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Skiing and Snowboarding : Camping

Conundrum at Conundrum Hot Springs: Are We Loving Them to Death?

Condundrum_mcgoughConundrum Hot Springs party people, mid-August. Photo: Will McGough

By Will McGough, Wake and Wander

Sitting in the nearly 100-degree water, among several naked bathers in the Conundrum Hot Springs near Aspen, Colorado, I looked around at the pine trees and boulders and white clouds over the mountains, the green of the valley below and the tight groups of Aspen trees. It’s not hard to figure out why so many people are willing to walk 8.5 miles to get here.

The secluded location simultaneously relaxes and excites, the booze sipping and joint passing further fueling the overwhelming feelings of freedom that the springs incite. The beauty and brightness of the large valley provoke a free spirit in all its visitors—it’s almost as if nature is calling you to go on, cut loose.

And cut loose they do, both in a good way and a bad way. Uniting with a hundred people in the middle of nowhere seemed to me even more special (and rare) than two days of solitude. But popularity can certainly tear something down in a hurry. Overuse has become a problem in the eyes of the U.S. Forest Service, the increase in human presence degrading the once pristine valley.

Andrew Larson, lead wilderness ranger for the Aspen-Sopris District, told the Aspen Times in May that maintaining the natural conditions at Conundrum is difficult due to the remote location and newfound fame. “We're supposed to provide for a primitive experience,” he said. “A lot of people come up here for a party experience.”

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Campfire Classics: Coghlan's S'mores Maker

#1230 Camper's S'mores Grill[1]

Nothing says autumn like campfire s'mores. There is a certain delight in getting little bits of bark in your mouth from the stick you jammed your marshmallow on, and in the sticky fingers that come from smooshing your marshmallow, chocolate and graham crackers together. Unless, that is, you are camping in bear country or there isn't a water source nearby to rinse off.

That's why Coghlan's invented the s'mores maker. A graham cracker-shaped mini grill, this car camping gadget takes backcountry cuisine to the next level.

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Baby’s First Epic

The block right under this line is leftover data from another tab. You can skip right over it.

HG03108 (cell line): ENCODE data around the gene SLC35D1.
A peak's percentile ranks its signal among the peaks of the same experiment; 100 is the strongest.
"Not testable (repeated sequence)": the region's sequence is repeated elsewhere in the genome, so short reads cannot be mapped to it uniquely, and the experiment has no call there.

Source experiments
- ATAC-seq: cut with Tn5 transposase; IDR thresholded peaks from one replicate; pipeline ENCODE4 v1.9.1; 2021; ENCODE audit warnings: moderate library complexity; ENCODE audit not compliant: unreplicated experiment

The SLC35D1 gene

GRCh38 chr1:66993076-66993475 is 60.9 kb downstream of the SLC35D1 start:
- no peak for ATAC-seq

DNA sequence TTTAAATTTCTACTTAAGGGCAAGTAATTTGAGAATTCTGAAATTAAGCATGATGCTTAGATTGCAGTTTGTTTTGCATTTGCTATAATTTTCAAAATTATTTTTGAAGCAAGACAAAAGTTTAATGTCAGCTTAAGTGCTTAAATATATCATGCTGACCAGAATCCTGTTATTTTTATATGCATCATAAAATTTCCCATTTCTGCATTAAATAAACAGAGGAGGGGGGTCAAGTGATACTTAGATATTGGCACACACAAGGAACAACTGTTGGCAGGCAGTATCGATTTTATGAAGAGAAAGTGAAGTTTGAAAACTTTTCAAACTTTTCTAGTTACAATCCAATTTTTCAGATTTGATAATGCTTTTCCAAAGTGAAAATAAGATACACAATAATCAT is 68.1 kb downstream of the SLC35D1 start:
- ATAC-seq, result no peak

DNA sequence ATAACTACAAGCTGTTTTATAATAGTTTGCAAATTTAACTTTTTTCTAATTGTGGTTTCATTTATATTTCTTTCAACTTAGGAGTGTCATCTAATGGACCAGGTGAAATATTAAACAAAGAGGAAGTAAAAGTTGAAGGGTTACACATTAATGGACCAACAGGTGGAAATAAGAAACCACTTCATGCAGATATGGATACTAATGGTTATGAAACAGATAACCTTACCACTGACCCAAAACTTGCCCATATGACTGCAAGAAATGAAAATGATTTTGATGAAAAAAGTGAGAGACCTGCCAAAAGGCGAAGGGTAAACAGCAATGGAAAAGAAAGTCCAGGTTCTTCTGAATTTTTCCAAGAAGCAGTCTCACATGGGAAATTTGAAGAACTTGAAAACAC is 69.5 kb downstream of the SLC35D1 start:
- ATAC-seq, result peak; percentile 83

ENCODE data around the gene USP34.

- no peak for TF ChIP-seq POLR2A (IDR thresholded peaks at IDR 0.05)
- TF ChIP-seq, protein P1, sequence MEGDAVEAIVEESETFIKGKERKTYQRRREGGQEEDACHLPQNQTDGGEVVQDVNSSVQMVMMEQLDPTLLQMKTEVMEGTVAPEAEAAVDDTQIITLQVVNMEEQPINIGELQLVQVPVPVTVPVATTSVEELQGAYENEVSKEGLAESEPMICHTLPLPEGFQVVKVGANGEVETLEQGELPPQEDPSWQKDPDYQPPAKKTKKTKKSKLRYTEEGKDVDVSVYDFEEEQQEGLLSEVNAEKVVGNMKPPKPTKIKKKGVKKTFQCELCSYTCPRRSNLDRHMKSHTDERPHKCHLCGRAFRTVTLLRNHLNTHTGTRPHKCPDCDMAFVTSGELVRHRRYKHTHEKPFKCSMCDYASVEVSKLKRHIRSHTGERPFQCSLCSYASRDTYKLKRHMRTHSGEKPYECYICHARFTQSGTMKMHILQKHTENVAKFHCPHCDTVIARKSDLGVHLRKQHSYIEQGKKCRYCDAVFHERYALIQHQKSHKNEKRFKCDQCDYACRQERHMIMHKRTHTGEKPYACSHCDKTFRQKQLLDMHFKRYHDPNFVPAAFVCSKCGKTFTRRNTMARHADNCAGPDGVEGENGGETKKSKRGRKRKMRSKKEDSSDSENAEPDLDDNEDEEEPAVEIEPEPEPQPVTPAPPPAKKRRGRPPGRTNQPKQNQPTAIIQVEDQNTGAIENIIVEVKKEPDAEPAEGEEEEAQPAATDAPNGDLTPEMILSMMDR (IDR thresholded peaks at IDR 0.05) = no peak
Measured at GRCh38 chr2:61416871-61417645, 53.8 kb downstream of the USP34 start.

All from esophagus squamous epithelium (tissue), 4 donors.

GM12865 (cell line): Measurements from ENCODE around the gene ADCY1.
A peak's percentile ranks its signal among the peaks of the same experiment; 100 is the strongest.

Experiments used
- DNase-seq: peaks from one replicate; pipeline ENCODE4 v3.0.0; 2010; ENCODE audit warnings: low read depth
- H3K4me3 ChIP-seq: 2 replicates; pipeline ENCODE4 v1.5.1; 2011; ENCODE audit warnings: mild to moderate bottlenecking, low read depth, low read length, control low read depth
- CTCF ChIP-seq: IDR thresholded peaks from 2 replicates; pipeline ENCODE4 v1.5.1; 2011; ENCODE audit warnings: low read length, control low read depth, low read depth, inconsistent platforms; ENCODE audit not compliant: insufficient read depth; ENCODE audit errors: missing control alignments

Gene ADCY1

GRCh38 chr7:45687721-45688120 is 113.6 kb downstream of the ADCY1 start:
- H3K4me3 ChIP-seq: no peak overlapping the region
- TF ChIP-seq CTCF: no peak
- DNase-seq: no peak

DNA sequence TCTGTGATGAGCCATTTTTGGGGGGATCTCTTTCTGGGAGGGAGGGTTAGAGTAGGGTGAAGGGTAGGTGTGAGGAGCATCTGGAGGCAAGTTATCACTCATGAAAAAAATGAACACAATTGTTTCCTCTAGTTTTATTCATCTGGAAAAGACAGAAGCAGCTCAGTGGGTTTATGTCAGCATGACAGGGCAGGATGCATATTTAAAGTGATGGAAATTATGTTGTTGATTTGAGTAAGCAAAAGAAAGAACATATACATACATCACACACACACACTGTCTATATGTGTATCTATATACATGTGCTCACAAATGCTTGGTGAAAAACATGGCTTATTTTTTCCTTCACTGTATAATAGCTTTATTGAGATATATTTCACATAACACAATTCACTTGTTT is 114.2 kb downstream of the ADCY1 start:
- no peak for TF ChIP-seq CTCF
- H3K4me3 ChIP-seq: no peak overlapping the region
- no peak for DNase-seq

PabstRigging the raft for hands-free floating is key. Photo: Katie Arnold

You know how sometimes you ask other parents, including your own, for advice or insight about kid-related quandaries, and so often people scratch their heads and mumble, “Uh, I can’t remember?” And you find this totally incomprehensible because parenting is so profound and mind-boggling that it will be burned on your brain forever and you will never, ever forget? Well, guess what, you will.

I’d forgotten, for example, how stressful it is to take a baby on a river trip. Of course it is! You are mixing a tiny, mostly helpless infant, moving water, and wilderness. But in the two short years since my littlest was a newborn, this fact had somehow slipped my mind. Until it came flooding back to me last weekend on a two-night float trip on the Rio Grande with our friends Elizabeth and Win and their 10-month-old daughter, Camille.

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Give It Up: Life Lessons From Family Camping

Rab_wiThe quiver at Oh Be Joyful Campground. Photo: Katie Arnold

There are few places in the Rockies more beautiful than Crested Butte. The Colorado mining town-turned-mountain-biking-nirvana sits at the dead-end of a wide, lush valley in the exact middle of the state. Ringed by craggy, glacially sculpted peaks that burn with a red glow in the summer haze and high, green meadows carpeted in wildflowers, CB is made only more picturesque by its downtown, a tidy grid of colorful Victorians with gingerbread trim and ramshackle front porches stacked with bikes and skis. But it’s not as precious as Telluride or as pricey as Aspen, and it’s peopled with far more diehard mountain athletes, former pro skiers, and adventure families than ritzy celebs. 

If there’s anywhere that will guarantee you and your clan a state of instant summertime bliss, it’s Crested Butte, right? It’s all about attitude.   

Rab_wiCresting the 401. Photo: Katie Arnold

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Kelty Airpitch Tent: A Pole-Free Shelter You Pump Up


It’s not the first inflatable tent, but it might be the most affordable and easiest to use.

By replacing traditional poles with inflatable "AirPoles," Kelty’s family camping-sized shelters set up in under a minute with a dual-action floor pump, the kind you’d use to pump up an inflatable raft. The rainfly is pre-attached to the body of the tent, so there is no futzing with inner and outer layers.

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